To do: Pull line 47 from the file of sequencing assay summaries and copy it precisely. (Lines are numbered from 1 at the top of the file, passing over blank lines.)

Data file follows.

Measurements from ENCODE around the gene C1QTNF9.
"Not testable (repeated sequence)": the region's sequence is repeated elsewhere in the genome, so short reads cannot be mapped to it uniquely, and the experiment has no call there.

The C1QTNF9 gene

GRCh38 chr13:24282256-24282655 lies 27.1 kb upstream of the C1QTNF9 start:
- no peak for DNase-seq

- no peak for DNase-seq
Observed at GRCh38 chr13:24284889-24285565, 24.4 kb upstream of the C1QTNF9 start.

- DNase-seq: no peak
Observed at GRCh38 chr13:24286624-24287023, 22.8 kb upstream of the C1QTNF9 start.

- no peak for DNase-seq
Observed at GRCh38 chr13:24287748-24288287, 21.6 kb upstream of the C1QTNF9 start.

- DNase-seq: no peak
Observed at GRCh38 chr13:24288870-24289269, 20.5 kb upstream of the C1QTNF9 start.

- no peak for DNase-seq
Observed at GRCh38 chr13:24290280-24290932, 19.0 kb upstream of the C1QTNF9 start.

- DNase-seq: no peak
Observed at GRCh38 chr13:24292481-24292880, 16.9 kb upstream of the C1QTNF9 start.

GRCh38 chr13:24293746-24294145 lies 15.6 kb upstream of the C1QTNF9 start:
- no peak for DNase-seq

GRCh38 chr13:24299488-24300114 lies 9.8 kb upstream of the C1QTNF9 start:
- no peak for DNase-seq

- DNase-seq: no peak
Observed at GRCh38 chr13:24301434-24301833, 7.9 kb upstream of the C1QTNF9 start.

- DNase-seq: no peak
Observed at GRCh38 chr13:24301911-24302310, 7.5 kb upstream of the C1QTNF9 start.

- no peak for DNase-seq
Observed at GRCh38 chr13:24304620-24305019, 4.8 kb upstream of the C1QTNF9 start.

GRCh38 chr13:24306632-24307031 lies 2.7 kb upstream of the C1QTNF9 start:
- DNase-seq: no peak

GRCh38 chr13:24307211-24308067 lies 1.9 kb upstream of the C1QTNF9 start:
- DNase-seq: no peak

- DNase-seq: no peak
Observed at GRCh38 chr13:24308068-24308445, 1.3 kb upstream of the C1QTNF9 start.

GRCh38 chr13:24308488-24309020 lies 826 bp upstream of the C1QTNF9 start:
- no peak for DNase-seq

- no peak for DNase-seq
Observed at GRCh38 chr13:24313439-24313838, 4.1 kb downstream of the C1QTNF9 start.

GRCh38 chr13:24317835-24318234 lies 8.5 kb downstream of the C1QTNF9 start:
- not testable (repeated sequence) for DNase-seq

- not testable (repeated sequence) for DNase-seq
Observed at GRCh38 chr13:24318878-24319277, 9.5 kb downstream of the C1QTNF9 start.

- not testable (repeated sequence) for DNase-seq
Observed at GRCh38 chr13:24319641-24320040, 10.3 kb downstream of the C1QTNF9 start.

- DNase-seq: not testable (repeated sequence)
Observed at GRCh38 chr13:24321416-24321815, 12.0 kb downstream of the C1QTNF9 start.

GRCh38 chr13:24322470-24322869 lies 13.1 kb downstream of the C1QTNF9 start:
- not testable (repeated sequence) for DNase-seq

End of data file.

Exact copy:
- not testable (repeated sequence) for DNase-seq